Use this URL to cite or link to this record in EThOS: http://ethos.bl.uk/OrderDetails.do?uin=uk.bl.ethos.632706
Title: The anti-racism "industry" : a case study of the perspectives of those working in the "race" sector in Scotland
Author: Campbell, Fiona
Awarding Body: University of Strathclyde
Current Institution: University of Strathclyde
Date of Award: 2014
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Abstract:
Since the London bombings in July 2007 there has been political and press criticism of multiculturalism as both a concept and a 'lived reality' in the UK. Politicians and government reports have argued that multiculturalism has led ethnic minorities to live 'parallel lives' and encouraged a failure of integration into British life (Cantle, 2001). The policy and conceptual shift from multiculturalism towards integration and community cohesion has had direct impacts for anti-racism campaigns and groups, especially the small, grassroots organisations, who rely heavily on funding from the 'top'. Multi-strand equality work has been promoted since the creation of the Single Equality Bill 2010 and the Equality and Human Rights Commission (EHRC). This has created uncertainty among those working for smaller voluntary sector organisations, as they fear that the merging of equalities signals a 'dilution' of 'race' equality work. This thesis explores the consequences of the generic/mainstreaming equality approach for small grassroots BME campaigns in Scotland, and argues that financial dependence on funding disempowers these organisations. Furthermore, the dependence on funding means that those in decision-making positions construct and define the needs of the BME sector, and direct anti-racism work without proper consultation with those working at the grassroots level who have 'real life' frontline experience. This is particularly relevant in Scotland as equality legislation is a reserved matter. This thesis draws on interview data gathered from a range of equality workers, mostly from small grassroots organisations, and analyses whether the values of those working directly with the BME community correlate with the values set out in government discourse. This is particularly relevant as these organisations rely on funding from the government to survive.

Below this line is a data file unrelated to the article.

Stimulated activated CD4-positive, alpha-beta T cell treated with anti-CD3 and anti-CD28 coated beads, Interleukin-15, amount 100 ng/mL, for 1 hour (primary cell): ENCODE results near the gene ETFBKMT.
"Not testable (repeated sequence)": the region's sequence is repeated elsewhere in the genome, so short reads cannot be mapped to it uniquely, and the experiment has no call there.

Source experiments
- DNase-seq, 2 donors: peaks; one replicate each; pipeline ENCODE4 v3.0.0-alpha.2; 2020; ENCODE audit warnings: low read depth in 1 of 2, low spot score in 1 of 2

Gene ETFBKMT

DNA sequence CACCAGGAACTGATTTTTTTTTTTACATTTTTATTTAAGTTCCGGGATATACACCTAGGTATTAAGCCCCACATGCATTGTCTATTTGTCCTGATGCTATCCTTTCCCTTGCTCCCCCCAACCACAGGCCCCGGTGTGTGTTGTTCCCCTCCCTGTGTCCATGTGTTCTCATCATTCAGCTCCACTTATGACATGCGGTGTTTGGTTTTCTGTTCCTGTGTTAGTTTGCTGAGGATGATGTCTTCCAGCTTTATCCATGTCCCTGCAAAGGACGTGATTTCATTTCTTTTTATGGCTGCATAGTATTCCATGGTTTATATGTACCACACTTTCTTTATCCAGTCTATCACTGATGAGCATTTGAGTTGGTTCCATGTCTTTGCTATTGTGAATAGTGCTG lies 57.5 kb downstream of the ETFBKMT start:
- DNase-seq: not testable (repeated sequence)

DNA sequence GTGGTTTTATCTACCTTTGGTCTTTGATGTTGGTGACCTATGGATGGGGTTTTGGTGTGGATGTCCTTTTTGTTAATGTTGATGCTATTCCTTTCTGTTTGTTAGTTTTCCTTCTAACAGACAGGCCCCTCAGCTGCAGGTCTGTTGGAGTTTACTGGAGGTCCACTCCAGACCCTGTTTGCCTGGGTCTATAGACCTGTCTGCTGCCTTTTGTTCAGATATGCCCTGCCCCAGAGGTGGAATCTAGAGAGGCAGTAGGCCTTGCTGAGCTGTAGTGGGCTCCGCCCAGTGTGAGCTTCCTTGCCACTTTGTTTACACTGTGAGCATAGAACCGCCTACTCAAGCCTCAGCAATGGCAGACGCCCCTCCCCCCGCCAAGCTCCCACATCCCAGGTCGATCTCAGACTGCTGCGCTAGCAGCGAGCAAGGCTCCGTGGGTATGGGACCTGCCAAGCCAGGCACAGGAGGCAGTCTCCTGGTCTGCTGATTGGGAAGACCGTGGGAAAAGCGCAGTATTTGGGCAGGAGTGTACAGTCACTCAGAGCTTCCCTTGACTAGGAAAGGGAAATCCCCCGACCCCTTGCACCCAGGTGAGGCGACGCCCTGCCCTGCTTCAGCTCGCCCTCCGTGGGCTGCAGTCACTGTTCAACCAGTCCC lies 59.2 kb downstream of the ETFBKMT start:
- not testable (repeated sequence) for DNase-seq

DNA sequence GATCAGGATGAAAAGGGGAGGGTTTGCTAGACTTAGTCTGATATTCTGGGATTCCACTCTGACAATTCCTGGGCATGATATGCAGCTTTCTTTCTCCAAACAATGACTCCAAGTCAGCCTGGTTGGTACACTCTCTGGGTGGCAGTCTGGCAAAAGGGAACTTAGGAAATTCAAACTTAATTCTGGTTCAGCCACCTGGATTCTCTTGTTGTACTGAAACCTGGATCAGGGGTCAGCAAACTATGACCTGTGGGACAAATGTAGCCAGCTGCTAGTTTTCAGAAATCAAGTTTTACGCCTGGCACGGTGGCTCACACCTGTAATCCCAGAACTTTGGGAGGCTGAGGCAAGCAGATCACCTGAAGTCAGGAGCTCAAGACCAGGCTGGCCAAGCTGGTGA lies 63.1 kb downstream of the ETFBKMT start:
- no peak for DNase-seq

Supervisor: Not available Sponsor: Not available
Qualification Name: Thesis (Ph.D.) Qualification Level: Doctoral
EThOS ID: uk.bl.ethos.632706  DOI: Not available
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